This week I would like to continue with the Italy adventures, share some of the beautiful pieces of embroidery done by the ladies of the Arco embroidery association, and talk a bit about embroidery in Italy.
Embroidery or Ricamo, as it is known in Italian, is not new to the Italians – it is an ancient craft that has been passed down through many generations and it is common to see both young and old with a needle and thread in hand. Needless to say they are very talented, expert embroiderers! What I found so endearing about these ladies is the way they encouraged each others achievements – if one of the ladies has a particular talent she will teach all the other ladies, it is a matter of commitment and pride in their heritage to ensure that the art is passed on. Below you can see some of the embroidery done by the ladies at the Arco assocation.
There are so many techniques used – to name a few: Hardanger, Ricamo antico, Ricamo classico, Ricamo bandera, Rococo, Reticello, lace making, and of course my favourite punto pittura (stitch painting) An excellent source of information on each style of Italian embroidery can be found here.
I was thrilled to see that many of them did needle painting and whitework with colour, and had several copies of my books. Despite the fact that they are in English, they use the pictures and follow along as best they can – awesome! ( I hope to see my future books translated into additional languages to help with this.) They loved the idea of adding color to the white work embroidery and were interested to know where the idea came from – I said that coming from Africa we don’t have formal traditions to follow, so tend to make it up as we go along!
In Venice I was fortunate enough to see some of the exquisite lace making, known as Burano lace and also to be gifted a stunning piece of lace, hand made by Giovanna in Arco. The lace was still attached to the card that it was made on and it was not until I had painstakingly removed all the basting threads that I fully realized the extent of the work that goes into stitching every little bit of lace. It now has pride of place in my studio, thank you Giovanna, it will be very treasured!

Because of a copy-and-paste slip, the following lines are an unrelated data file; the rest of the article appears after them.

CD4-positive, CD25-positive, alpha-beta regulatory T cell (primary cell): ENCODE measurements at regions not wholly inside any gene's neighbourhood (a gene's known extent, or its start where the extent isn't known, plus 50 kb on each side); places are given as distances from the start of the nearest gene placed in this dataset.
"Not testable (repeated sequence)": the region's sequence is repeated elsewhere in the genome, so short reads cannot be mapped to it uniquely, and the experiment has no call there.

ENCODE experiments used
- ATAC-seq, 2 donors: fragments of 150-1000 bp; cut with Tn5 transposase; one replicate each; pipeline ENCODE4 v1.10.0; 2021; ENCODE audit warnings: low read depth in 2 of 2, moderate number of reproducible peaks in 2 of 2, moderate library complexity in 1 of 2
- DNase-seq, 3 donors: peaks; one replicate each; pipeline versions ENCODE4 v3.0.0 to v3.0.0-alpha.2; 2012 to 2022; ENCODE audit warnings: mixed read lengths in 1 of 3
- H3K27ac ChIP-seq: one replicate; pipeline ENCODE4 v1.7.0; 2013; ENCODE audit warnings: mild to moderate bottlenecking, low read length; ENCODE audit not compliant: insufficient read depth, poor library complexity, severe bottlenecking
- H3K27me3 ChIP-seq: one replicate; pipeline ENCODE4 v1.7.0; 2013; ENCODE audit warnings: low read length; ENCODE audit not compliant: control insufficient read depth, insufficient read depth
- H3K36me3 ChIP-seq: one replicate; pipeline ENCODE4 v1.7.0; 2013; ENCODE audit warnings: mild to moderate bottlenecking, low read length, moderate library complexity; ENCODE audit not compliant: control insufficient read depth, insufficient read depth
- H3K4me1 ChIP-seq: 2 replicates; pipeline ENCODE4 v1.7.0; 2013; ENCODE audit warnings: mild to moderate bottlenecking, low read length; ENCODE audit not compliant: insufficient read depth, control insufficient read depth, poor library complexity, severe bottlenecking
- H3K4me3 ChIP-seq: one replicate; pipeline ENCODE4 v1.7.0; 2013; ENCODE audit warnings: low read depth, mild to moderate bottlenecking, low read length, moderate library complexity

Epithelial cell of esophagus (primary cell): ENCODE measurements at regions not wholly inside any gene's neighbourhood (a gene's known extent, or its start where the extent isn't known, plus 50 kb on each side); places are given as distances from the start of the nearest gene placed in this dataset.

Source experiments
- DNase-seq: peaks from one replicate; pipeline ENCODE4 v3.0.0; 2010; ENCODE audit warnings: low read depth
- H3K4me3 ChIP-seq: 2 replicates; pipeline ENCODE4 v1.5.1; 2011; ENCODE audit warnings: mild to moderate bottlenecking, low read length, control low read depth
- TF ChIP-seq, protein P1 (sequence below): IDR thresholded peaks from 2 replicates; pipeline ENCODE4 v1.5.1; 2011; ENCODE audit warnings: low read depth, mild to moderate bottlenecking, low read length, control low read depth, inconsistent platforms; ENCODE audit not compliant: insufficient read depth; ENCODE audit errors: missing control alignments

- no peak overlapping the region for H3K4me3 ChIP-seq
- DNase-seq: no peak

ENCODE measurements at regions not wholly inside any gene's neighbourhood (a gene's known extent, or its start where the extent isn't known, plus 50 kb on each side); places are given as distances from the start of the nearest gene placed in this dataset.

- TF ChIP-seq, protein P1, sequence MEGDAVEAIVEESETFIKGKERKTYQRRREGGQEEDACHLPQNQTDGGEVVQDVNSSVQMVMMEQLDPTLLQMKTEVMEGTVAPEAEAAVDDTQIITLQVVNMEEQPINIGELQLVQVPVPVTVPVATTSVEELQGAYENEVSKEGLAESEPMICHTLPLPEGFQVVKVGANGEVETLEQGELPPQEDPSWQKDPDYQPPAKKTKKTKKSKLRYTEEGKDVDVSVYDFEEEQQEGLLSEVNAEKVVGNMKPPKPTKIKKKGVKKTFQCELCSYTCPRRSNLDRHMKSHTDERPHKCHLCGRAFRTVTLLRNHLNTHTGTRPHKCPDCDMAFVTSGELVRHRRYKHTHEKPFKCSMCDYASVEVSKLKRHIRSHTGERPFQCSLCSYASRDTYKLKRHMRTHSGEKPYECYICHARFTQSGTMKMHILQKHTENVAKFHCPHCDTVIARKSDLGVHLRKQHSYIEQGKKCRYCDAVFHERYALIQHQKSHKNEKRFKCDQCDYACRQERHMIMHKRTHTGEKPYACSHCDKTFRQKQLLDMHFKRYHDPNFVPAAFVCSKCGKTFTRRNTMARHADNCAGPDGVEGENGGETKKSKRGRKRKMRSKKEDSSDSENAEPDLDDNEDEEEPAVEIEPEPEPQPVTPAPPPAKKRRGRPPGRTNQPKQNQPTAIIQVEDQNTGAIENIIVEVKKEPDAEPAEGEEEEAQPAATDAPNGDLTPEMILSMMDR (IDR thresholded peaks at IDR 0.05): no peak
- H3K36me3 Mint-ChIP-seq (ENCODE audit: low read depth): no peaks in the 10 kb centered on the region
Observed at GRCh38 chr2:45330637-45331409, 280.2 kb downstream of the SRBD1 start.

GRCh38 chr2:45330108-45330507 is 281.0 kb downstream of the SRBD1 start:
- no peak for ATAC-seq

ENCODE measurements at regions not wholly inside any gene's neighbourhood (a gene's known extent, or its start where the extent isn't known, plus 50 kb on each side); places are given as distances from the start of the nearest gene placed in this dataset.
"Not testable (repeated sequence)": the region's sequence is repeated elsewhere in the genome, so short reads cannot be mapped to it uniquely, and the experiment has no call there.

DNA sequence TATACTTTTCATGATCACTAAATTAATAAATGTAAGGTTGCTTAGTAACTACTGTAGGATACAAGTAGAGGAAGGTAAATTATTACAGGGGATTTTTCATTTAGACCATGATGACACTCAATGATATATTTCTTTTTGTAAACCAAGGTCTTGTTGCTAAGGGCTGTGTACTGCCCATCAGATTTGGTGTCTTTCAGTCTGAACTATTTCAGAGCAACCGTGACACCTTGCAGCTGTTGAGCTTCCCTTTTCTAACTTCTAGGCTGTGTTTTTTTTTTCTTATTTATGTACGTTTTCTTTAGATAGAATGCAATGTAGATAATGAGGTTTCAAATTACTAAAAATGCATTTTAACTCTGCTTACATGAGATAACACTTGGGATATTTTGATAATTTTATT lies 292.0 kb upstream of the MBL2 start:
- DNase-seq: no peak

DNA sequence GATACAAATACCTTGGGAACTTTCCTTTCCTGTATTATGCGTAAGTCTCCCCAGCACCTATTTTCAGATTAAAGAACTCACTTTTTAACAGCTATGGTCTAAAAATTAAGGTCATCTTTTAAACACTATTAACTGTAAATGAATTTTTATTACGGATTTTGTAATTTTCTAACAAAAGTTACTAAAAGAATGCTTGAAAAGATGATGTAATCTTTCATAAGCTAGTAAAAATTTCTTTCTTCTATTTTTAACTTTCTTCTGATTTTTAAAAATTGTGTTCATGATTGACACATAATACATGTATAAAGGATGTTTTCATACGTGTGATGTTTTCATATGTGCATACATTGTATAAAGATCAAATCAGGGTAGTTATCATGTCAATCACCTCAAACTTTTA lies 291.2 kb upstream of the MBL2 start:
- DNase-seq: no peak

The Legend of Burano lace. Legend has it that a long time ago in Burano lived a fisherman named Nicholas. He was beautiful and good-natured, and considered to be the most eligible bachelor in the area. All the girls wanted him but he had eyes only for Mary, his fiancée. A few days before their wedding, Nicolò was at sea fishing when he began to hear a sweet song. In short he saw that his boat was surrounded by a group of beautiful women: they were the mermaids. However, Nicolò was not enchanted and in his mind stayed only the image of Mary. The mermaids were really affected by the love that Nicolò felt for his girlfriend and donated him a magnificent embroidery, created with the foam of the sea. Nicolò gave the object to his the bride on their wedding day, and Mary, extremely proud of her gorgeous lace, set to work to recreate the lace. Hence, Burano lace was born!
The island of Burano in the Venice lagoon is a magical place filled with small colourful houses, delicious cookies, small restaurants offering the best seafood … And above all, handmade lace! The lace-makers are really an attraction of the island and even the biggest international fashion houses have often used this fine embroidery. You can find more information here Martina Vidal
Next time I will share with you the embroidery class in Verona. Till then keep smiling and happy stitching. Trish